FRANKFORT, KY (WOWK) – Rural hospitals in Kentucky will receive funding from the settlement of a 13-year-old dispute regarding Medicaid funding rates. Gov. Andy Beshear and U.S. Senate Majority Leader Mitch McConnell said 54 rural hospitals would receive a total of $383 million in state and federal dollars
According to the governor’s office, the settlement convinced the federal Centers for Medicare & Medicaid Services (CMS) to offer funding in combination with the state’s liability of $93.9 million. The previous administration had budgeted an estimated $425 million in state funding to settle the case. Beshear said the settlement saved the state more than $300 million and provides long-awaited funds immediately back to rural hospitals.
“The funding is much-needed relief to our rural hospitals and health care workers that have been on the frontlines helping to fight the global pandemic,” Beshear said. “The hard work from our office along with support from Majority Leader McConnell and federal partners has resulted in millions of dollars in savings to the state and immediate payment to our rural hospitals. We expect to be issuing checks as early as next week.”
This litigation began with an administrative action in 2007 and then the lawsuit in 2013, all involving the rate-setting methodology used for acute care hospitals in 2007-2015, according to the governor’s office. TheFranklin County Circuit Court and the Kentucky Court of Appeals agreed with the hospital’s claim Kentucky Medicaid used invalid methodology. The case is pending before the Kentucky Supreme Court.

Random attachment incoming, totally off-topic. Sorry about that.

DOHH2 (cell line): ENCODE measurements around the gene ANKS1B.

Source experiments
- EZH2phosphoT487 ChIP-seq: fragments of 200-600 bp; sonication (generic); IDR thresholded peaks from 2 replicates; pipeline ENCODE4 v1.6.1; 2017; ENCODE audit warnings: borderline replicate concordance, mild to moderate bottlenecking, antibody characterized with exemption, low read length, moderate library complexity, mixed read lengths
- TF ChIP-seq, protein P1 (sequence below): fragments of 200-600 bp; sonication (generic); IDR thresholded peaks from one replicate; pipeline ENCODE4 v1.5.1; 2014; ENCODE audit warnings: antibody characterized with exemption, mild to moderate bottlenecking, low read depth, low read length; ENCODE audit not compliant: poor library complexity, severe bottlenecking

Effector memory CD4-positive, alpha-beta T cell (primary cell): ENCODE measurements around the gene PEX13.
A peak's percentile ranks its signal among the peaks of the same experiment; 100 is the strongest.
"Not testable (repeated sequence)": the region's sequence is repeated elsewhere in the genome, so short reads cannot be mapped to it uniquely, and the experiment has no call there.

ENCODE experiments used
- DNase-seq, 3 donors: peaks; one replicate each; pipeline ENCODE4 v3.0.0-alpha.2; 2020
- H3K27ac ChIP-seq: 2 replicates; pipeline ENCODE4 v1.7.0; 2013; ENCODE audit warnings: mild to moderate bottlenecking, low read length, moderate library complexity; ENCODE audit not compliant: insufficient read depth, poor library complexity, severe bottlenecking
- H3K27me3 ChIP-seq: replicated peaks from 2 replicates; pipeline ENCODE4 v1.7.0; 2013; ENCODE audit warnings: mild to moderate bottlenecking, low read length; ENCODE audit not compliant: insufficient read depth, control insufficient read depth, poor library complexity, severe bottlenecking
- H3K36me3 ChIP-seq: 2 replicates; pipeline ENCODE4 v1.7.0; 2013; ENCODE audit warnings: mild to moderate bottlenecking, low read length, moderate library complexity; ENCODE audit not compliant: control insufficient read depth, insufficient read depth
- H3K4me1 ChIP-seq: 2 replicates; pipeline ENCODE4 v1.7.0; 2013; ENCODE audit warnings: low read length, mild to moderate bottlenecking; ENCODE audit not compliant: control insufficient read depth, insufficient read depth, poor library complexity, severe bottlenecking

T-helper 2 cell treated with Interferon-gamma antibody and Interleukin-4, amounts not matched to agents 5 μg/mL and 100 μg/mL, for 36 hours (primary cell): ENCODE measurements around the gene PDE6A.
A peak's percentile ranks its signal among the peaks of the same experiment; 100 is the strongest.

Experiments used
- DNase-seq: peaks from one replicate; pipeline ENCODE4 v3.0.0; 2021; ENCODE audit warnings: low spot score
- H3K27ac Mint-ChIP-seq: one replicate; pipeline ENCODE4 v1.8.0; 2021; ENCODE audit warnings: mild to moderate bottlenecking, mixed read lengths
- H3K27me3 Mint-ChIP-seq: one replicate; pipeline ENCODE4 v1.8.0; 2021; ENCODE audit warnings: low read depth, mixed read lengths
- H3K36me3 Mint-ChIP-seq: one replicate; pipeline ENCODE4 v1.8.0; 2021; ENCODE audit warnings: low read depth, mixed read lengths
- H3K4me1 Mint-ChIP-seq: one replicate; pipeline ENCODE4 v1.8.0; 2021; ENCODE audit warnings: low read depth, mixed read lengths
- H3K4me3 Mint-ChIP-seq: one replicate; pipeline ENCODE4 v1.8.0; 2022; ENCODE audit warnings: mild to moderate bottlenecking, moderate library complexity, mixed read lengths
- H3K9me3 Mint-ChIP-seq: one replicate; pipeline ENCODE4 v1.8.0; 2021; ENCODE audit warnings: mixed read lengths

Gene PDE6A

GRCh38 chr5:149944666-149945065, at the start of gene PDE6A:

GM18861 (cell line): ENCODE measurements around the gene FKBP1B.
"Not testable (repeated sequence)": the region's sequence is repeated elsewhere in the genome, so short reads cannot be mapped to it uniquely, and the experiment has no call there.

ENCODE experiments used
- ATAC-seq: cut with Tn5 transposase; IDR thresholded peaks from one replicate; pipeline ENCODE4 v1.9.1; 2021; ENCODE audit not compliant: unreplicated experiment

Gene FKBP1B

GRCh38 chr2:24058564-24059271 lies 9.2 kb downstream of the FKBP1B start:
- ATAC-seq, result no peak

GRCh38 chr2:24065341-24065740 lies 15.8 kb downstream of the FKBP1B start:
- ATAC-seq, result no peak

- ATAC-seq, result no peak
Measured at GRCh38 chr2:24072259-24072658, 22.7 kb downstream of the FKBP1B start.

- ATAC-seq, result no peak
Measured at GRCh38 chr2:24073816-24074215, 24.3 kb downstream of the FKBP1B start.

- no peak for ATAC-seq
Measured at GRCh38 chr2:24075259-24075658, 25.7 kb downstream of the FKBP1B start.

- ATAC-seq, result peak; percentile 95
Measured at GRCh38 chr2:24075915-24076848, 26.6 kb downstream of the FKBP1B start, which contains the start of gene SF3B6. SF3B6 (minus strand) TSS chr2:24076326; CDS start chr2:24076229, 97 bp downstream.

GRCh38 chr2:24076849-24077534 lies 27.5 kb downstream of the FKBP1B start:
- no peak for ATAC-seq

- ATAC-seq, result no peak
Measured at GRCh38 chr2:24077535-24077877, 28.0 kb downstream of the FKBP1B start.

“In the midst of the coronavirus crisis, I’m proud to work with the Trump Administration and Gov. Beshear to deliver urgently needed resources for more than 50 of Kentucky’s rural hospitals,” said McConnell. “The medical professionals at our rural hospitals have shown their courage and dedication every day throughout this pandemic, and it’s my privilege to thank and support them.”
Beshear and McConnell announced on April 3 the CMS approved the state’s request to recover Medicaid federal match rates and provide federal funds for a payment.
Pikeville Medical Center and King’s Daughters Health System in eastern Kentucky will both receive funding from the settlement, according to Beshear’s office.
“I want to thank Governor Beshear and Senator McConnell for bringing a positive resolution to this longstanding issue. The $8,043,076 that our hospital will receive could not come at a better time and will make a significant difference in our ability to deal with the ongoing pandemic and its financial impact,” Pikeville Medical Center Chief Executive Officer Donovan Blackburn said.
“The $19.6 million King’s Daughters will receive as part of this settlement will help us maintain critical health care services and providers in our communities,” said King’s Daughters Health System President and Chief Executive Officer Kristie Whitlatch. “This funding comes at a time of intense pressure, when our organization is managing both response to the COVID-19 pandemic and working to ensure access to care following the closure of Our Lady of Bellefonte Hospital.”